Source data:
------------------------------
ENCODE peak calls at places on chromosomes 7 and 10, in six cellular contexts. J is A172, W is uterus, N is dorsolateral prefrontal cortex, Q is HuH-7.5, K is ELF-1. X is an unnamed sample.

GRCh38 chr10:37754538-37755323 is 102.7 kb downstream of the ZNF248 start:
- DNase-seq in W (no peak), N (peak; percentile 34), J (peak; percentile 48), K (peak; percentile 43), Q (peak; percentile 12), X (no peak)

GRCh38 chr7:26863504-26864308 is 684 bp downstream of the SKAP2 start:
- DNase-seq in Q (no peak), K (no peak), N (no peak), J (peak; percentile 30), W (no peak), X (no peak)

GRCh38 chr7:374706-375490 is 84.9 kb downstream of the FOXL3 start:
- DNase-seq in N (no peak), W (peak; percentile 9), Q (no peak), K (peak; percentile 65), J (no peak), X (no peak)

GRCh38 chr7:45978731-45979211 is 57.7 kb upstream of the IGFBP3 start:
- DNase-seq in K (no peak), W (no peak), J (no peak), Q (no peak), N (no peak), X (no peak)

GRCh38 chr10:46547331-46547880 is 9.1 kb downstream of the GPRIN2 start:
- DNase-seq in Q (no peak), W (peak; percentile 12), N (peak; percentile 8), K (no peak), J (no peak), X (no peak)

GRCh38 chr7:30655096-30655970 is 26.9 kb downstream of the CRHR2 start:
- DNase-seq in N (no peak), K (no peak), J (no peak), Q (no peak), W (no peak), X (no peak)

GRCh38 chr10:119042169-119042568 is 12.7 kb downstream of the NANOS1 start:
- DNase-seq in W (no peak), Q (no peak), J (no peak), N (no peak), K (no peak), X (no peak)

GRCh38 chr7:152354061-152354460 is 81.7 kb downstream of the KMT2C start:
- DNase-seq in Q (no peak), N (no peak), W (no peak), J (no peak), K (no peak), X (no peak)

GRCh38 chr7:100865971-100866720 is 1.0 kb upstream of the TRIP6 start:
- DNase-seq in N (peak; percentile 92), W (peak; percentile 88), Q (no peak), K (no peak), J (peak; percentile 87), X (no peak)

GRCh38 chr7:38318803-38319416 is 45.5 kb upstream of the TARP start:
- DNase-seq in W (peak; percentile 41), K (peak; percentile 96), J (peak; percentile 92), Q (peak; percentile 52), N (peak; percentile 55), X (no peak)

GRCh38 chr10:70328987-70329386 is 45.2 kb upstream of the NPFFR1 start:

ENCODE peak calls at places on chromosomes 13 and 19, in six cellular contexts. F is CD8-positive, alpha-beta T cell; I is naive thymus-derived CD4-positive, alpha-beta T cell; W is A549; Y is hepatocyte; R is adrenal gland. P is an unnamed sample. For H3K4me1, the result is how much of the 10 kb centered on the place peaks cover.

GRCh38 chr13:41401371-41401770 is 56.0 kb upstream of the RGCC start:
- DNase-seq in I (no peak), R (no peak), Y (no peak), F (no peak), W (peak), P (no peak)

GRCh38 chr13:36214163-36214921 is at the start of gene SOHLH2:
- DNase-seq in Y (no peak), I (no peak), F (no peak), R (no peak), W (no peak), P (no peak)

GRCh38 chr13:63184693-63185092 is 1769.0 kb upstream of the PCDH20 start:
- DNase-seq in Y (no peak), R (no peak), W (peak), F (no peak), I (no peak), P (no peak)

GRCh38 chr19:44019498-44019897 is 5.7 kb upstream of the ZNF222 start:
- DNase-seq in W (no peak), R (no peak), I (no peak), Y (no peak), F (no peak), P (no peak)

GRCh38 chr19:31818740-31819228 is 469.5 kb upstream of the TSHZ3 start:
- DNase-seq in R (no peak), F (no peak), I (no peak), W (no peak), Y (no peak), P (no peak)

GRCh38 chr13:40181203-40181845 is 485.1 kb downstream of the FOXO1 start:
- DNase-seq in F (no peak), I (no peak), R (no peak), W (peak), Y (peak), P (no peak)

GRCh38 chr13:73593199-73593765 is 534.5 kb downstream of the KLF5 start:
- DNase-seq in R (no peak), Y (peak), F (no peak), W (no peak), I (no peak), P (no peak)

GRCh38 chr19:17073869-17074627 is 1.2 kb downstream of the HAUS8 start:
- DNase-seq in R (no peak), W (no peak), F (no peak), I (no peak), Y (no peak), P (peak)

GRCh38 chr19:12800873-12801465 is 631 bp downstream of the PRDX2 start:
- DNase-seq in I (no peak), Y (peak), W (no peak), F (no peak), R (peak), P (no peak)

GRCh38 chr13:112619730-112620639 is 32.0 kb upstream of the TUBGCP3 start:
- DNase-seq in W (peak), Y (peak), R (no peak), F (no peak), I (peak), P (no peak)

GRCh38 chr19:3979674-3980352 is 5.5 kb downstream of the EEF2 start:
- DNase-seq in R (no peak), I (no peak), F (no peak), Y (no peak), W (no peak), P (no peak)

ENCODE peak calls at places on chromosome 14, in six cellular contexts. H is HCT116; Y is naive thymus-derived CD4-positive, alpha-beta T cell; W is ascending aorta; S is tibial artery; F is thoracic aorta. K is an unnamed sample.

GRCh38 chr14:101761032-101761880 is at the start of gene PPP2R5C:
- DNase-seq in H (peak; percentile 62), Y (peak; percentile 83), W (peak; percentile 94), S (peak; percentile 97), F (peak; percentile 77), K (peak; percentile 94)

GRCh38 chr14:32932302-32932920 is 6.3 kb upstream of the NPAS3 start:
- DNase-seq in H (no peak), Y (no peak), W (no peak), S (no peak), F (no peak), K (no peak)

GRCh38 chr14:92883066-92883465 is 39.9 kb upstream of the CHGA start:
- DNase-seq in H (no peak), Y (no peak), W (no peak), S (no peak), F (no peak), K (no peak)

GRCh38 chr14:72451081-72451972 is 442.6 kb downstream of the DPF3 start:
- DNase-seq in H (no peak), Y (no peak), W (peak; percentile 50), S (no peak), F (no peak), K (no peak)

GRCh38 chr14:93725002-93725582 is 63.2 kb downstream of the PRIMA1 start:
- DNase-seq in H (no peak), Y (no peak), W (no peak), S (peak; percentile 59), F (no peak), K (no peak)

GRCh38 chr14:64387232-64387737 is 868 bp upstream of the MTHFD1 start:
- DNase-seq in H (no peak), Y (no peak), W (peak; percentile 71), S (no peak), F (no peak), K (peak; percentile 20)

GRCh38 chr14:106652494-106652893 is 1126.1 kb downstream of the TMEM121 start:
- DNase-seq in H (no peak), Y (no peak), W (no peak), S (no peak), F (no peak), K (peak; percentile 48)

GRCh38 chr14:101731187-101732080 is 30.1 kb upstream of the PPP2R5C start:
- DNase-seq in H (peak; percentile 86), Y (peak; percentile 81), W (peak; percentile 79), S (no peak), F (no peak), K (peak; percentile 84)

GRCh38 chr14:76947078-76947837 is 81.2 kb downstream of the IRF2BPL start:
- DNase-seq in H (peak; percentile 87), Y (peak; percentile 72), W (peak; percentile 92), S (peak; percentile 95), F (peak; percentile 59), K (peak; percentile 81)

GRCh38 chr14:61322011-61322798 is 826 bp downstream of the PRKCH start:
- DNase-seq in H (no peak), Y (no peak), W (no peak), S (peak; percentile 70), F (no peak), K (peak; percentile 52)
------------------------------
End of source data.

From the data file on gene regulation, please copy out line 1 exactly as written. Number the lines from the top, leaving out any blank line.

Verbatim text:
ENCODE peak calls at places on chromosomes 7 and 10, in six cellular contexts. J is A172, W is uterus, N is dorsolateral prefrontal cortex, Q is HuH-7.5, K is ELF-1. X is an unnamed sample.